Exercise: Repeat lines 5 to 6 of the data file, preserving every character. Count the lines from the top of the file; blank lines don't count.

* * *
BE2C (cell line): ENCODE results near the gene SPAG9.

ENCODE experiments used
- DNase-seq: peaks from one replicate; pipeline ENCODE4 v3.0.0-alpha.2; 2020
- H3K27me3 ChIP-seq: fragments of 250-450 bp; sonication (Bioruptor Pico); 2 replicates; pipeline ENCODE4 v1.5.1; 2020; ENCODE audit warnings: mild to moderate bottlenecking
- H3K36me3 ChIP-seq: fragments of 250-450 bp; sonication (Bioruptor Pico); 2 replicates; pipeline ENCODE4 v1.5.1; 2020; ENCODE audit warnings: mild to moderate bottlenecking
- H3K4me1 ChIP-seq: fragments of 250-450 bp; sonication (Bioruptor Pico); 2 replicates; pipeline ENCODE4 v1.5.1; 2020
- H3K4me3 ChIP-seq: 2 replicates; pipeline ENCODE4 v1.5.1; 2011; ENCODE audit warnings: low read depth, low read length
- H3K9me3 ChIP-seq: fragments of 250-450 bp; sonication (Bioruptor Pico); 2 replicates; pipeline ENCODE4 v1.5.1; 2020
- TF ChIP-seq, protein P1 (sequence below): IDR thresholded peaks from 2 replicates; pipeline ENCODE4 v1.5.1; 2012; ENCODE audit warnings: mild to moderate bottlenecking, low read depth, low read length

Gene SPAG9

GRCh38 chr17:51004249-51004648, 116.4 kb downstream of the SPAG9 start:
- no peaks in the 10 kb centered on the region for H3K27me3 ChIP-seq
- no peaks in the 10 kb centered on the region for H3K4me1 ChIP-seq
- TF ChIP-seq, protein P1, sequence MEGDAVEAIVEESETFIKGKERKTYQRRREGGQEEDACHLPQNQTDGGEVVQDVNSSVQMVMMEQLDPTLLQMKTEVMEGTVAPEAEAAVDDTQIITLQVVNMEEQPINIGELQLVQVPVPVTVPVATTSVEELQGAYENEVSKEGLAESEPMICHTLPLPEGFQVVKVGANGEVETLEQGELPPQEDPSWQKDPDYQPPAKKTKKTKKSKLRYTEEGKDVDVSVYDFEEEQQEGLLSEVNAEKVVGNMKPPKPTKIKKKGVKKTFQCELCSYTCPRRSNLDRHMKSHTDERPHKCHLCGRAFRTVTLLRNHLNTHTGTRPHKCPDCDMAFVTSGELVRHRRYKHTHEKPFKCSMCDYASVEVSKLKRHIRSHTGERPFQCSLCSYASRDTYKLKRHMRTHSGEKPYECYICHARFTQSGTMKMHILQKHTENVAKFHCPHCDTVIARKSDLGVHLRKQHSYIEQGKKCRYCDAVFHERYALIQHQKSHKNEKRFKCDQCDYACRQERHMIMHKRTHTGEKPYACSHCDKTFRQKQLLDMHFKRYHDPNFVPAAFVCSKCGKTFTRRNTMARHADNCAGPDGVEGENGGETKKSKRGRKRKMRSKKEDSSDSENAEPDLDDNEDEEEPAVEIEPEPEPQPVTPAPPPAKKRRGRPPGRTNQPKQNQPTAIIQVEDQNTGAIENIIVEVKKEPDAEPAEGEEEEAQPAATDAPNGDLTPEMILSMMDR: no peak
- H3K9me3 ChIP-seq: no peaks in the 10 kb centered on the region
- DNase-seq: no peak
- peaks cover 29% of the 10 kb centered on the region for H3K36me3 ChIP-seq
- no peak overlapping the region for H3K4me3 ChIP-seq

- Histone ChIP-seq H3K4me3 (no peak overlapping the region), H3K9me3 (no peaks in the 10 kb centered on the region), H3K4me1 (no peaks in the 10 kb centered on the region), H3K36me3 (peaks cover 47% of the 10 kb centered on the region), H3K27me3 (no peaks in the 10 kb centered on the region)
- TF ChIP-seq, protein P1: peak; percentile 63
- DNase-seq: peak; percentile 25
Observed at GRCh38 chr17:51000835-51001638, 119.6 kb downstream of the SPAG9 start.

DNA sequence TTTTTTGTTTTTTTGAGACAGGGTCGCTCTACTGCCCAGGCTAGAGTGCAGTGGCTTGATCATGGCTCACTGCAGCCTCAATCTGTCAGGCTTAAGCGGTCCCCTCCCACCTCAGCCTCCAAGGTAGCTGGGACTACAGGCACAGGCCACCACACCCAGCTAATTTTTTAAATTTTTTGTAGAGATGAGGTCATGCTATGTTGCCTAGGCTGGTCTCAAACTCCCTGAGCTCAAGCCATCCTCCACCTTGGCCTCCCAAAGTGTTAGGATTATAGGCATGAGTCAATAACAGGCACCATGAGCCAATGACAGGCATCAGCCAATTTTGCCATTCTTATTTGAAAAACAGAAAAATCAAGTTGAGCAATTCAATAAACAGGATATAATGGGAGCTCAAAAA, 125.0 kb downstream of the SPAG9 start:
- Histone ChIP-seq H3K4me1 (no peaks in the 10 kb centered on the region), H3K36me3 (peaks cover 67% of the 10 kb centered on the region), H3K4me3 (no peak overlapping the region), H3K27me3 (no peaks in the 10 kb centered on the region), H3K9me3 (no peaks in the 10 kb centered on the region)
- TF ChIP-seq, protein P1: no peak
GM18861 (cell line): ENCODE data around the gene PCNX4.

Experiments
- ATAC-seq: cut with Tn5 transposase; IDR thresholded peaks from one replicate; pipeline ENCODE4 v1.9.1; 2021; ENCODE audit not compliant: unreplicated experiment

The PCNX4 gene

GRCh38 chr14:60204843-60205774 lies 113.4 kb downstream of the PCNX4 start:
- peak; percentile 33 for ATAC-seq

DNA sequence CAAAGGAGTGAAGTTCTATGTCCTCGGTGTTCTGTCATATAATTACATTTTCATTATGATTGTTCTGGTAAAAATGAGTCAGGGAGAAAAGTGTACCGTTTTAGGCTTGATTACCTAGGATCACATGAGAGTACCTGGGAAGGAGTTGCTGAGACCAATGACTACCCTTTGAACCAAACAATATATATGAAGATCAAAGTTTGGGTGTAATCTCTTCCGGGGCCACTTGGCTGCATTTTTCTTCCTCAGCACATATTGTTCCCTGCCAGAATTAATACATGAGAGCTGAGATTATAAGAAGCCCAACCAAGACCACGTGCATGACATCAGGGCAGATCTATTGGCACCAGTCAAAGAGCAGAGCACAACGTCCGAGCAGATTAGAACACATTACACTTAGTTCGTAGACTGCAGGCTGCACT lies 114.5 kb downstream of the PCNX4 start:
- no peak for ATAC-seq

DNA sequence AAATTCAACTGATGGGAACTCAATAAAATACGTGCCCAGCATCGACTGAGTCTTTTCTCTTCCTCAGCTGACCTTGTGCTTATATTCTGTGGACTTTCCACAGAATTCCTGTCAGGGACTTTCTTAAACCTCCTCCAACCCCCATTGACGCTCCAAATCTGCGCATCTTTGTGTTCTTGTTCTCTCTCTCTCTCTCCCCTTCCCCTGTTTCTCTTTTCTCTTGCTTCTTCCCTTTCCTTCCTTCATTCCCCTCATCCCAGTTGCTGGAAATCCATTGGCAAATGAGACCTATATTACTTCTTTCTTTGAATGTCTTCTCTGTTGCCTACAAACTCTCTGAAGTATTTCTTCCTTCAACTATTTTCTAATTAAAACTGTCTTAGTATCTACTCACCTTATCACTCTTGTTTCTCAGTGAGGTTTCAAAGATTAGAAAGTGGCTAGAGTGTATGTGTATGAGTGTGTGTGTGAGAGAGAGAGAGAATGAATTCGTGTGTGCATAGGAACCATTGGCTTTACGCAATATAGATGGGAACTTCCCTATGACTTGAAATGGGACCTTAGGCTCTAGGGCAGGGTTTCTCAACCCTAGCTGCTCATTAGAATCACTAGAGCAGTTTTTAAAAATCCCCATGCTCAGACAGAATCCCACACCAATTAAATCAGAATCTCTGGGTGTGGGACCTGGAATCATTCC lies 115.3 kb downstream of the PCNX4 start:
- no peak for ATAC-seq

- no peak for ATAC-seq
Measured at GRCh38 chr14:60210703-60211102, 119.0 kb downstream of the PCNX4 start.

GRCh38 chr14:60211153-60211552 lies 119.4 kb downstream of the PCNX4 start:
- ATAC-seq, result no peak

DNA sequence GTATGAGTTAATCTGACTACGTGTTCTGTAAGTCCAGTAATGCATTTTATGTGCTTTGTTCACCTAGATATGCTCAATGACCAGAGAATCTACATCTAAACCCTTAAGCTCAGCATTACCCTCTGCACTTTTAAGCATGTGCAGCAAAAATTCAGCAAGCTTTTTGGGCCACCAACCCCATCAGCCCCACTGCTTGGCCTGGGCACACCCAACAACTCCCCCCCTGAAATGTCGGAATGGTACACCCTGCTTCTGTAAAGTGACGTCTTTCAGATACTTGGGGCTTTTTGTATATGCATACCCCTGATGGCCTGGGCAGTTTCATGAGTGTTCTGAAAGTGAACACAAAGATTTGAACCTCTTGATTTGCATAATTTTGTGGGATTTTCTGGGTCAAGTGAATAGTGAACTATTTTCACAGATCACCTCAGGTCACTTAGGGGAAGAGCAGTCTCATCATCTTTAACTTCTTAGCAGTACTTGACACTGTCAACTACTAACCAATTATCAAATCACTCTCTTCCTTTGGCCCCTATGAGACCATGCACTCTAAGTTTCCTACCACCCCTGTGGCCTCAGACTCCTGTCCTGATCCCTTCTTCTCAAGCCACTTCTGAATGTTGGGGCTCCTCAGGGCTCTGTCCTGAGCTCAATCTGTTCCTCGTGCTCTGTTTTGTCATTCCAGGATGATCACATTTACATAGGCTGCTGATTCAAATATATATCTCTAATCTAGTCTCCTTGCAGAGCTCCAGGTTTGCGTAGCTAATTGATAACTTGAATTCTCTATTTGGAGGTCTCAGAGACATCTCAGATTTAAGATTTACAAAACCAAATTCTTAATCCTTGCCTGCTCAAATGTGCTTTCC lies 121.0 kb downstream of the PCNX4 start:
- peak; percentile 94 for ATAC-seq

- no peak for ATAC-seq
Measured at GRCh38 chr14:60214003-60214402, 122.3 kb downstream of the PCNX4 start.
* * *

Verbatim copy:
- H3K36me3 ChIP-seq: fragments of 250-450 bp; sonication (Bioruptor Pico); 2 replicates; pipeline ENCODE4 v1.5.1; 2020; ENCODE audit warnings: mild to moderate bottlenecking
- H3K4me1 ChIP-seq: fragments of 250-450 bp; sonication (Bioruptor Pico); 2 replicates; pipeline ENCODE4 v1.5.1; 2020